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High school students, parents march to call for end to anti-Asian hate

Students in Great Neck held a rally to

Students in Great Neck held a rally to raise awareness of and protest hate crimes against Asian Americans.  Credit: Kendall Rodriguez

Rain-soaked demonstrators walked down Middle Neck Road in Great Neck on Sunday afternoon chanting "Stop Asian Hate" in a march to condemn the surge of anti-Asian attacks in recent months that have triggered fear, outrage and calls for action.

"A lot of people in my community are scared," said Great Neck North High School sophomore Anjelica Wu, 16, a Chinese American who organized the rally. "I wanted to make people know that their feelings are validated. Other people are feeling the same thing. We need to come together as a matter of sharing not just our fear but also our thoughts and ways to improve the situation."

With a bullhorn in hand, Wu and others led the hourlong march from Great Neck's Firefighters Park to the Village Green and Rose Garden in a procession made up of about 40 people, mostly high school students and their parents, who held up signs and chanted "hate is a virus; we are not a virus."

Sunday’s march was the latest event on Long Island to condemn anti-Asian hate, following a vigil earlier this month and two large rallies last month in Mineola and Hauppauge. The Great Neck Chinese Association said it will host a unity rally on April 25 at the same Firefighters Park on Grace Avenue.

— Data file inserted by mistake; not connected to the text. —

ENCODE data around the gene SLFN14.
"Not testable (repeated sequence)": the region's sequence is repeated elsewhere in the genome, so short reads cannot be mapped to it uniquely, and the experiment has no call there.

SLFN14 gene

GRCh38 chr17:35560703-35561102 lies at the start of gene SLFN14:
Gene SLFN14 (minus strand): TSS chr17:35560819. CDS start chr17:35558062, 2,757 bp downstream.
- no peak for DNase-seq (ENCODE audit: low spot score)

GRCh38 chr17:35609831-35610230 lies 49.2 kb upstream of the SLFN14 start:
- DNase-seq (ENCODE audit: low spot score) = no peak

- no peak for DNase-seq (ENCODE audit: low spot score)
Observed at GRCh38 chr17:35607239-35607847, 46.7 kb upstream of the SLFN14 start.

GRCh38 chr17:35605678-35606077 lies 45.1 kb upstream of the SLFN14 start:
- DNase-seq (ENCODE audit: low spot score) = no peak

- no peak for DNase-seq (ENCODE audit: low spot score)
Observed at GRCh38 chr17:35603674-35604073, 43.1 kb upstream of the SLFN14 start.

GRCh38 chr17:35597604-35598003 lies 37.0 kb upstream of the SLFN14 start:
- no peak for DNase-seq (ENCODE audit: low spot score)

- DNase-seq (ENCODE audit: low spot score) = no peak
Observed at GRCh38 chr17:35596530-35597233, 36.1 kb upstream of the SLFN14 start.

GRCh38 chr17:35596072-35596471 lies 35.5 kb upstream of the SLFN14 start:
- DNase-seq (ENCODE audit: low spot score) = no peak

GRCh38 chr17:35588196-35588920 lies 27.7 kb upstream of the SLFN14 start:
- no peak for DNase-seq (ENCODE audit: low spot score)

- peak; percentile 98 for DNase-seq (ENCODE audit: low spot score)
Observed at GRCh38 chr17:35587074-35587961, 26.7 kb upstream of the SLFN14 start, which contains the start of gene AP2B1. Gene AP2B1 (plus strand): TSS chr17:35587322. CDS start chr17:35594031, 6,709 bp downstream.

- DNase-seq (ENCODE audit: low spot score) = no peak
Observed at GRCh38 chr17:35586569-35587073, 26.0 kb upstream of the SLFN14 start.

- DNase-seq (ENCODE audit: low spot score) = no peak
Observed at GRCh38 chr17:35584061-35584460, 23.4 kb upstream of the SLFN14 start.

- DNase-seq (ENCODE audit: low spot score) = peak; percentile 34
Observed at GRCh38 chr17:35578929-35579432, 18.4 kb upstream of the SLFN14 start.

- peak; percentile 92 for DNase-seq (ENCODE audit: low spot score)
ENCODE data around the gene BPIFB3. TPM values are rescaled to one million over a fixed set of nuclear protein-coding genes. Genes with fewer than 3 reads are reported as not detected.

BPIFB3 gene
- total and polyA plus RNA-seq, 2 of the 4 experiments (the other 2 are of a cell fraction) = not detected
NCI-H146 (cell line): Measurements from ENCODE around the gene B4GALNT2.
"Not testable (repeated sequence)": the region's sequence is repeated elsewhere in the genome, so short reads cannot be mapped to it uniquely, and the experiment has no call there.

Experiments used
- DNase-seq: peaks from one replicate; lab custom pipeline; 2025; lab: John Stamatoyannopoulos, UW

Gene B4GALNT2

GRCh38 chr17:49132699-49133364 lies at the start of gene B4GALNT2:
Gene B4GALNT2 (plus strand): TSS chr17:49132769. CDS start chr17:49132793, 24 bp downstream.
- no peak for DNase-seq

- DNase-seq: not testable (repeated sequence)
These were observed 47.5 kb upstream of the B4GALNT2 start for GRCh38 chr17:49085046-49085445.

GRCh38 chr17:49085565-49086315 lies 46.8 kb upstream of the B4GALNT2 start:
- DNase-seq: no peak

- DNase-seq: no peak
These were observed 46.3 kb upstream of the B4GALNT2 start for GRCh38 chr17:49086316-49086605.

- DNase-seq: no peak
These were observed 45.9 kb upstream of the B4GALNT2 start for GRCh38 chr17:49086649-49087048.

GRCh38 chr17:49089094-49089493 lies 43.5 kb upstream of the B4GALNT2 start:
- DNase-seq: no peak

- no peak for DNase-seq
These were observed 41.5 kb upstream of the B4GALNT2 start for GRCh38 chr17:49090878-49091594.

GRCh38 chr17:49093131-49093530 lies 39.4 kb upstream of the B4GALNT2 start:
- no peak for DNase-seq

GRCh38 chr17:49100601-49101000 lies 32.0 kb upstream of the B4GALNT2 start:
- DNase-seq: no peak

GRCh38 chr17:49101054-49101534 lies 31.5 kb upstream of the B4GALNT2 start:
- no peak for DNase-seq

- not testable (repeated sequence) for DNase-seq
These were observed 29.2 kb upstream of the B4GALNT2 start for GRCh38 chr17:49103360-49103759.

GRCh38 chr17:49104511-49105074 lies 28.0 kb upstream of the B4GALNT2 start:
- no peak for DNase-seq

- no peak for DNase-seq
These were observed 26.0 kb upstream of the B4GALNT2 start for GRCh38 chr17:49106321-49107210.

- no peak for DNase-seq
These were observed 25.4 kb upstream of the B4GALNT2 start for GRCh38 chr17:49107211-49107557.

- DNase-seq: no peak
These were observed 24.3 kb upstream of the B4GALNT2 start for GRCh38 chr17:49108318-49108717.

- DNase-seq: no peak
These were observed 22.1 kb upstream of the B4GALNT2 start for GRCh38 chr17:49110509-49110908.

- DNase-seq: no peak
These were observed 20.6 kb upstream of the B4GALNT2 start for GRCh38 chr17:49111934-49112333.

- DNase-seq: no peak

Before the march started, Rosanna Gao, 16, a junior at Great Neck South High School, spoke in front of the crowd of the Model Minority myth and perpetual outsider stereotype Asian Americans faced. The Great Neck South High school student also criticized the hyper-sexualized portrayal of Asian women in Hollywood movies and the media.

"I’m not your virus. I’m not your Model Minority. I’m not your fetish. I’m not your scapegoat. I’m human," Gao said,

Parents who attended the rally said demonstrating on the streets of their own community returns a sense of control back to the teenagers who have struggled with social isolation during the pandemic and a sense of powerlessness in light of the anti-Asian violence.

"With COVID, the kids feel a lack of power. There’s not a lot they can do than to stay remote," said Anjelica’s father, James Wu. "They also feel vulnerable to the pandemic and then the rise of anti-Asian violence where people are being attacked for no reason. This makes them feel empowered, like they are making a difference in the world."

Lawrence Tao, 18, believed rallies at least bring attention to the matter.

The Great Neck North junior said he was furious when he watched videos of Asian elders being pushed and shoved on the street. Tao, who moved to the United States from China six years ago, said a fellow student called him "coronavirus" in school last year before schools closed to slow the spread of the virus.

"In our culture, we are taught that when something bad happened, you should just let it go," Tao said in Mandarin. "But we need to stand up and speak up."

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